The Federal Communications Commission has made a required report to Congress on the future of the Universal Service Fund, and one of the most hotly debated portions of the record was on how the USF should be funded.
Some argued for a “wholesale examination of USF contributions, primarily through broadening the contribution base beyond telecommunications services,” including assessment of broadband Internet access service providers—since USF itself has, over the years, shifted from subsidizing and universal access to voice-only services to broadband, those supporters argue that it only makes that the funding mechanism should likewise shift.
Republican Commissioner Brendan Carr certainly thinks so. Carr said in a statement that “the FCC’s funding mechanism for [USF} is stuck in a death spiral … funded through a mechanism that made sense back in the dial up and screeching modem days of the 1990s.”
He continued: “When it comes to USF contributions reform, kicking the can down the road is no longer an option.” Carr doesn’t want to see broadband providers (or rather, broadband customers, since USF fees are largely passed through to consumers) assessed either: “The squeeze is not worth the juice when it comes to replacing the existing
telecommunications assessment with one on broadband,” he says, adding that it would also hinder the FCC’s goal of affordability for broadband services because it would increase the average broadband bill by between $5.28 – $17.96 per month. Instead, Carr says that the report “represents the first time that the full Commission has recognized the support that has been building” for assessing large tech companies for USF contributions. He cites one study which estimated that consumer contributions to USF could be eliminated in lieu of a 7% charge on Google’s and Facebook’s digital advertising revenues.
However, it is unclear that the FCC has the existing authority to levy such an assessment, and it very likely could require Congress to grant the FCC additional authority.
The FCC report cited studies which “estimate that the five largest streaming companies account for 75 percent of total network traffic in rural areas.” It also added perspective from the Digital Progress Institute from the comment record, which argued that “streaming companies and other edge providers are not incentivized to reduce the costs created by their network traffic because they are not incurring those costs, and accordingly should
directly or indirectly contribute to the USF. … Commenters also argue that these companies benefit significantly from Internet infrastructure without contributing to the network.”
“I am very pleased with the momentum that has built around the idea of requiring large
technology companies to start contributing a fair share. As the Commission’s report recognizes, there are a number of different ways the FCC can implement this idea in an equitable manner. And I would welcome the chance to do so,” Carr said. He cited one comment that
The FCC did not specifically make a recommendation on what direction should be taken with USF contributions (and FCC Chairwoman Jessica Rosenworcel did not release a separate public statement on the report or its recommendations), but the agency concluded more generally that as changes to USF funding were considered, it ought to make “efforts to avoid raising the cost of broadband service and shifting the financial burden from corporations to consumers at a point in time when the federal government is working to address affordability challenges contributing to the digital divide.”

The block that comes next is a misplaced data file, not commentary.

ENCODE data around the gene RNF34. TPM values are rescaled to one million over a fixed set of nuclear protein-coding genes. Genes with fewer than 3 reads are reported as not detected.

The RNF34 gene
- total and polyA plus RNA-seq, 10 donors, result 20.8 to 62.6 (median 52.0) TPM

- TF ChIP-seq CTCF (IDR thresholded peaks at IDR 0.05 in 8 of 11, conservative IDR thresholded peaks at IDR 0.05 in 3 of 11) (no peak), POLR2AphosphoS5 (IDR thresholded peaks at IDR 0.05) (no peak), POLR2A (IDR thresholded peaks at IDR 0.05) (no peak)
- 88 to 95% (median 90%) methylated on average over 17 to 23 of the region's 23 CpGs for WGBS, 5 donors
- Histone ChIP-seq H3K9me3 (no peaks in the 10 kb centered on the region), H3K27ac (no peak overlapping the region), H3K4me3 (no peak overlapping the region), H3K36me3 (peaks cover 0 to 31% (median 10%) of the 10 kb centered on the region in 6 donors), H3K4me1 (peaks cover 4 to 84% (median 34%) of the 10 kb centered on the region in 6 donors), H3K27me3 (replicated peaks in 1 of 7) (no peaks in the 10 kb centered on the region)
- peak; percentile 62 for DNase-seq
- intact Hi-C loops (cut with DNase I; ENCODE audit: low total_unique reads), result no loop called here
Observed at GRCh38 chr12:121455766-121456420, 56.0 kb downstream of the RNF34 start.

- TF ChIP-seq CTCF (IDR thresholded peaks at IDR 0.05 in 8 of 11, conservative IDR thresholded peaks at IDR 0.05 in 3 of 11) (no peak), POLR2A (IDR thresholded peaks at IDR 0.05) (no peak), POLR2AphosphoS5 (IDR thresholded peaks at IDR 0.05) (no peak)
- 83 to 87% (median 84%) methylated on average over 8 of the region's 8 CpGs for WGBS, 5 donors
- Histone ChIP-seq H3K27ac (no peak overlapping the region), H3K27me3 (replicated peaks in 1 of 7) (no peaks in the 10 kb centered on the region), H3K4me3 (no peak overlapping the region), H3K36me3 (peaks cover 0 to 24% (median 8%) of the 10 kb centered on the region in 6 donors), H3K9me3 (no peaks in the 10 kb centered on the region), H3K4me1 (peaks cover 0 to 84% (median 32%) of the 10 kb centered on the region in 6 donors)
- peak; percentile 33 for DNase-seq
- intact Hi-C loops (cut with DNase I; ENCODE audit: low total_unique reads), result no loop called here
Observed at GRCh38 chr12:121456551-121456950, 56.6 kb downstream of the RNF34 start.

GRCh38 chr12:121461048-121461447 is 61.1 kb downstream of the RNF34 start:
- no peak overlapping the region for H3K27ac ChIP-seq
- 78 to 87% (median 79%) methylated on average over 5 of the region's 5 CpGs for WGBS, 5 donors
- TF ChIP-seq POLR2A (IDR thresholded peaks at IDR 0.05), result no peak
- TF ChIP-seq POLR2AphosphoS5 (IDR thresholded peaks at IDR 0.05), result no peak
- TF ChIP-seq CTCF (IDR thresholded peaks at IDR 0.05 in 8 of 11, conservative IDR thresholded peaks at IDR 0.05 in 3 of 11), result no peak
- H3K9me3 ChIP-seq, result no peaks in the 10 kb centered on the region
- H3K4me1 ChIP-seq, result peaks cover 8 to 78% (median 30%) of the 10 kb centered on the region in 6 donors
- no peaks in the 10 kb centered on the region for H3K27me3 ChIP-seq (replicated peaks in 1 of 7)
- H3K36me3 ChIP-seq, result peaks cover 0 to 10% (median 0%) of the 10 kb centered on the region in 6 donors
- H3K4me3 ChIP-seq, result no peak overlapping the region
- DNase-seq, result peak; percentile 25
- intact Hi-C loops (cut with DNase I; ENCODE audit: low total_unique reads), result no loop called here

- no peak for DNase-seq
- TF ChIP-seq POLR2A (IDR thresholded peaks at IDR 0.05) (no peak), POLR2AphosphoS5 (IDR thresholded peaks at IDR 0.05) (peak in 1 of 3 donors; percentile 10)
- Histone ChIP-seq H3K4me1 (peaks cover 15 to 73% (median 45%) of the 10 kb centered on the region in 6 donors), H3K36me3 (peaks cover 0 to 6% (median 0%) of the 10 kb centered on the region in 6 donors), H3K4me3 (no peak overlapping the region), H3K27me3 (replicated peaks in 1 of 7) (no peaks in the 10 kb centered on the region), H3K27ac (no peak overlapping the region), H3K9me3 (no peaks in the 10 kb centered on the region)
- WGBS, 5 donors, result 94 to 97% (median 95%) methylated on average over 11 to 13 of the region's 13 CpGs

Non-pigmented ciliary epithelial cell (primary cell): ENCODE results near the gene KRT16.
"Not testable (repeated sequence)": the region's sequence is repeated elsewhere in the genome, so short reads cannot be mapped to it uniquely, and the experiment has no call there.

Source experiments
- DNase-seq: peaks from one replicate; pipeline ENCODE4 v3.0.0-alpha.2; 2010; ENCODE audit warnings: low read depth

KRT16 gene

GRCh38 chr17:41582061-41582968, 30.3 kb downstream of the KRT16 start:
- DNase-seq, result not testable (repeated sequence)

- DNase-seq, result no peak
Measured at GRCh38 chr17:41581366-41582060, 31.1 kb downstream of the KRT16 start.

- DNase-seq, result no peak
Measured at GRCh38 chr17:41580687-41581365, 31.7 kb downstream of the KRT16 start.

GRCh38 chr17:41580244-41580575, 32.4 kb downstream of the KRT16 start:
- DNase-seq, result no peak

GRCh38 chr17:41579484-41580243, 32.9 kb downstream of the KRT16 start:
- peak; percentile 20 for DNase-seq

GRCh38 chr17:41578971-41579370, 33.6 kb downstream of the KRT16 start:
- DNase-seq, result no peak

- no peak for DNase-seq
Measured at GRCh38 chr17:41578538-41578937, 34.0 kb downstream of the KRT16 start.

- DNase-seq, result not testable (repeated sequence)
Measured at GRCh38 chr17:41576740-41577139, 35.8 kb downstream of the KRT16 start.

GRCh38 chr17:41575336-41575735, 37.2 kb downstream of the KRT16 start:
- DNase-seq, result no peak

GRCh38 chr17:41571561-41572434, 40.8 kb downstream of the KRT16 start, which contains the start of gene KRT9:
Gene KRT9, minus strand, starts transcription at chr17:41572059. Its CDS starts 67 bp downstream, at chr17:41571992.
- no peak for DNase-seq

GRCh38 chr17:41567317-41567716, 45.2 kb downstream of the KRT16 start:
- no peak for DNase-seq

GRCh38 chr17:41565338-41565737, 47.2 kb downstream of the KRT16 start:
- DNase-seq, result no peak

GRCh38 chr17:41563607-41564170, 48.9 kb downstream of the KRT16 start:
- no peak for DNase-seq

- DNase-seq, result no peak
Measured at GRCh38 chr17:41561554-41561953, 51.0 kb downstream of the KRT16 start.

Beyond the USF contribution debate, the report also recommends a number of other actions that could be taken by the FCC or Congress to build upon the massive $65 billion investment in broadband in the Infrastructure Act to meet the USF goals of “universal deployment, affordability, adoption, availability, and equitable access to broadband.” (The FCC declined to add specific goals around reliability, cybersecurity, sustainability or wireless/mobile broadband as a service goal.) The 1996 Telecom Act led the FCC to establish four USF programs: The High-Cost program for rural areas; low-income-focused programs such as Lifeline; the E-Rate program for subsidies to schools and libraries; and a service program focused on connecting rural health providers. Over time, those programs have shifted support from voice-only service to include broadband and Wi-Fi connectivity.
Despite the massive investment in broadband that is underway as part of the Infrastructure Act, the FCC said that that “will not achieve all of the universal service goals for broadband,” so it needs to maintain its USF programs. But, the report says, “the Commission now has the opportunity to consider how existing universal service programs can take full advantage of Infrastructure Act funding and begin the exercise of assessing the role of universal service in a post-Infrastructure Act national broadband landscape.” In that context, the future of USF will be centered on “maintaining new and existing networks, promoting equitable access in underserved communities and populations, and ensuring sufficient support for the ever-expanding broadband needs of schools, libraries,
and health care providers,” the report goes on.
Among the report’s recommendations for the High-Cost program:
-Initiate a new proceeding that could create a program that support future network needs, operating and/or maintenance costs for high-speed networks that have already been deployed; subsidy programs have focused on capital expenditures related to deployment.
-Additional support for affordable middle-mile/backhaul connectivity for small providers.
-A new process for additional support for mobile broadband, since the Infrastructure Act focuses largely on wired broadband deployment—but only after new mobile broadband deployment maps are updated.